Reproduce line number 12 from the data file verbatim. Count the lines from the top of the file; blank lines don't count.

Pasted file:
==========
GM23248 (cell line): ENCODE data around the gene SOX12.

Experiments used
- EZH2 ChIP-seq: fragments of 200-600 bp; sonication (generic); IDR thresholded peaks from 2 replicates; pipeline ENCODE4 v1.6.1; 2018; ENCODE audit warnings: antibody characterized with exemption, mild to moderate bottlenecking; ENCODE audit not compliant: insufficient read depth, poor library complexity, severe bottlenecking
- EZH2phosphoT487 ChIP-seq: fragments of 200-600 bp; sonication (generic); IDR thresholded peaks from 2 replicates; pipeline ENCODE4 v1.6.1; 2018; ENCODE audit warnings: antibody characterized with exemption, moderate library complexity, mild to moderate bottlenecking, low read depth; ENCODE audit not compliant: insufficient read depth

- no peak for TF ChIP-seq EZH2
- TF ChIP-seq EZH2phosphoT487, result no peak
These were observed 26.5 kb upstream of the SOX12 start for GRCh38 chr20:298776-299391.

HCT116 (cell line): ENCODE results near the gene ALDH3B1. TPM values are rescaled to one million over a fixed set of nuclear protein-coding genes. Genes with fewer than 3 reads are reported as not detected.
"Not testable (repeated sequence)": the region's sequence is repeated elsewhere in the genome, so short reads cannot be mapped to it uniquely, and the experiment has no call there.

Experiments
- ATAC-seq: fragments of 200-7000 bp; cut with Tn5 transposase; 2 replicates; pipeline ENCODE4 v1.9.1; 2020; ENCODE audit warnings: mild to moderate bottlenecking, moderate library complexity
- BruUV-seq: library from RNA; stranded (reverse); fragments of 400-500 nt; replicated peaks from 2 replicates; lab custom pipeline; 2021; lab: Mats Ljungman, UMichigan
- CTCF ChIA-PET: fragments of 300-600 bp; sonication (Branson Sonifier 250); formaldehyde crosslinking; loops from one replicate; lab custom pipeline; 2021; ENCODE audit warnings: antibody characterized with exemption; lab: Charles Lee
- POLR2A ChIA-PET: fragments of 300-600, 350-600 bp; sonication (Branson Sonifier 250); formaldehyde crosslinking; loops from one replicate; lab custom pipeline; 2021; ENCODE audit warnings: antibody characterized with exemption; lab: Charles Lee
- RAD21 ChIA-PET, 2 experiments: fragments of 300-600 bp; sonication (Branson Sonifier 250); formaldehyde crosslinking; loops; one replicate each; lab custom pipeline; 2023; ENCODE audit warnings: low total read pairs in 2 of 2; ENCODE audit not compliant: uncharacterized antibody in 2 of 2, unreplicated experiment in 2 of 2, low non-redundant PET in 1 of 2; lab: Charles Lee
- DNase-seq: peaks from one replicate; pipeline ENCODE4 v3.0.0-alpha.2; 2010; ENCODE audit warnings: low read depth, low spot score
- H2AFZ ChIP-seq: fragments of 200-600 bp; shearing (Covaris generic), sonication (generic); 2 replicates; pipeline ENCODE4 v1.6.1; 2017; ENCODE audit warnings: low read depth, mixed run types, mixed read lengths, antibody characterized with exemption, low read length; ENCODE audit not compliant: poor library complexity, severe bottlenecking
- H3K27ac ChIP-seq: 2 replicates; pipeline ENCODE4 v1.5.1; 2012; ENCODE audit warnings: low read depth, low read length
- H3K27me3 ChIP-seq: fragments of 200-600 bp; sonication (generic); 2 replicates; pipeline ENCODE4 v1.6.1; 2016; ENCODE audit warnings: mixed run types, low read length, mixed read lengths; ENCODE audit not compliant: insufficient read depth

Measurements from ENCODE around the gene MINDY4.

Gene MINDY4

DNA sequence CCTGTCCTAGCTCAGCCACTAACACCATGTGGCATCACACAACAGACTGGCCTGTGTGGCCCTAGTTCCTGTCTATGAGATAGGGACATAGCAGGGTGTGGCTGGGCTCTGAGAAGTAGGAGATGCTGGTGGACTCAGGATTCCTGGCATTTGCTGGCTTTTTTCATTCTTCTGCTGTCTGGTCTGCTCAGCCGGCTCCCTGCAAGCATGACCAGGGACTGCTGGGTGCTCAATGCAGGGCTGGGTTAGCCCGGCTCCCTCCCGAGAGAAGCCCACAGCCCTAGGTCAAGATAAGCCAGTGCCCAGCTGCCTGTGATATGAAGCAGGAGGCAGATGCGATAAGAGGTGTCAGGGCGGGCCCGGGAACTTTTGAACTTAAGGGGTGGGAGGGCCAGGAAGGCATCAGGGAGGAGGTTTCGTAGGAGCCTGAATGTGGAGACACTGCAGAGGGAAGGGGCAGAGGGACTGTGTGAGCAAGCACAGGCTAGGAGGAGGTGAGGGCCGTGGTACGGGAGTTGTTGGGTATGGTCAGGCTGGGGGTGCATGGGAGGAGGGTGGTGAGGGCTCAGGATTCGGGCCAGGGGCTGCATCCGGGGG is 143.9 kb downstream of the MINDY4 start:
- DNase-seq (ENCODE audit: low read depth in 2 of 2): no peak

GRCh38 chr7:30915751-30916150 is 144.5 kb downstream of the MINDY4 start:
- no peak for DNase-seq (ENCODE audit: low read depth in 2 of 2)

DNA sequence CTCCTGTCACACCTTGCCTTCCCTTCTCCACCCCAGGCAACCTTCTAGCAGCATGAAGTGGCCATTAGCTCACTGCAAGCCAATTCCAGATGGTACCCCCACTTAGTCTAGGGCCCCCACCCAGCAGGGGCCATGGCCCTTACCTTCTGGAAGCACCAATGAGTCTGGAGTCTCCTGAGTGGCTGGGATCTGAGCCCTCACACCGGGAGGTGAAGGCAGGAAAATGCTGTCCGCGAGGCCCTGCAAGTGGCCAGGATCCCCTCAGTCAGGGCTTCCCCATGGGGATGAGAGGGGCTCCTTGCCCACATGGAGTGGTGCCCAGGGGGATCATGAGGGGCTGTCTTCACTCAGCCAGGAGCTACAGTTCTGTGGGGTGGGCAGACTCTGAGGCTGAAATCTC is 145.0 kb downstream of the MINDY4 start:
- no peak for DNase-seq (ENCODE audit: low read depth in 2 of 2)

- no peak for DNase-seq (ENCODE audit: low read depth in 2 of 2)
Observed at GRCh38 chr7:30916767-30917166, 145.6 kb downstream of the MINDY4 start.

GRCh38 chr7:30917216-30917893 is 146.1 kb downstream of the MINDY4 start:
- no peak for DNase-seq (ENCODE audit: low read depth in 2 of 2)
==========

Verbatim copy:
- BruUV-seq: library from RNA; stranded (reverse); fragments of 400-500 nt; replicated peaks from 2 replicates; lab custom pipeline; 2021; lab: Mats Ljungman, UMichigan